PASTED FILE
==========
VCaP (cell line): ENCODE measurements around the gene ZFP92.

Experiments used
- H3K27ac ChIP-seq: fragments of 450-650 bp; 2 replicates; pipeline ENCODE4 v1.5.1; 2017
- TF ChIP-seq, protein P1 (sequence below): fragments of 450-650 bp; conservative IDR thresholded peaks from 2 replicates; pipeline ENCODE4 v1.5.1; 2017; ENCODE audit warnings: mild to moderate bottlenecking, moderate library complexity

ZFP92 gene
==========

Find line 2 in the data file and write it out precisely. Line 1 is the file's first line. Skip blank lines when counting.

Experiments used